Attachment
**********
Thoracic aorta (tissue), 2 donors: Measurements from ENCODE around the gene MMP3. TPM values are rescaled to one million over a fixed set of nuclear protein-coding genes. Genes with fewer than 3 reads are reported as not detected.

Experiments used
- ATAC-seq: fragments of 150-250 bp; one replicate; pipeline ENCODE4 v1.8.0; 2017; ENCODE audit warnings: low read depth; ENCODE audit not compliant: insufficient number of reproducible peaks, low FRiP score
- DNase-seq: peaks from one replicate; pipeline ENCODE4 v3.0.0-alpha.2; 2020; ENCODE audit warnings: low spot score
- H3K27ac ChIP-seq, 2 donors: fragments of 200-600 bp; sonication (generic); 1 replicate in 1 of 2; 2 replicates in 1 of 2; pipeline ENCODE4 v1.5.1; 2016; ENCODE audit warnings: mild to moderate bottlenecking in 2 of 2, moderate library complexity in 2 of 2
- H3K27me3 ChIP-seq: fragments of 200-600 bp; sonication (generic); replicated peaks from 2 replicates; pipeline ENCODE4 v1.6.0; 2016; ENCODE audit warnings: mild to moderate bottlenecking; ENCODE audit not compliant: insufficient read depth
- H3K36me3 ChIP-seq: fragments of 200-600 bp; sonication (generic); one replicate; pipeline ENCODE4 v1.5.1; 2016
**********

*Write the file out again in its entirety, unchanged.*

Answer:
Thoracic aorta (tissue), 2 donors: Measurements from ENCODE around the gene MMP3. TPM values are rescaled to one million over a fixed set of nuclear protein-coding genes. Genes with fewer than 3 reads are reported as not detected.

Experiments used
- ATAC-seq: fragments of 150-250 bp; one replicate; pipeline ENCODE4 v1.8.0; 2017; ENCODE audit warnings: low read depth; ENCODE audit not compliant: insufficient number of reproducible peaks, low FRiP score
- DNase-seq: peaks from one replicate; pipeline ENCODE4 v3.0.0-alpha.2; 2020; ENCODE audit warnings: low spot score
- H3K27ac ChIP-seq, 2 donors: fragments of 200-600 bp; sonication (generic); 1 replicate in 1 of 2; 2 replicates in 1 of 2; pipeline ENCODE4 v1.5.1; 2016; ENCODE audit warnings: mild to moderate bottlenecking in 2 of 2, moderate library complexity in 2 of 2
- H3K27me3 ChIP-seq: fragments of 200-600 bp; sonication (generic); replicated peaks from 2 replicates; pipeline ENCODE4 v1.6.0; 2016; ENCODE audit warnings: mild to moderate bottlenecking; ENCODE audit not compliant: insufficient read depth
- H3K36me3 ChIP-seq: fragments of 200-600 bp; sonication (generic); one replicate; pipeline ENCODE4 v1.5.1; 2016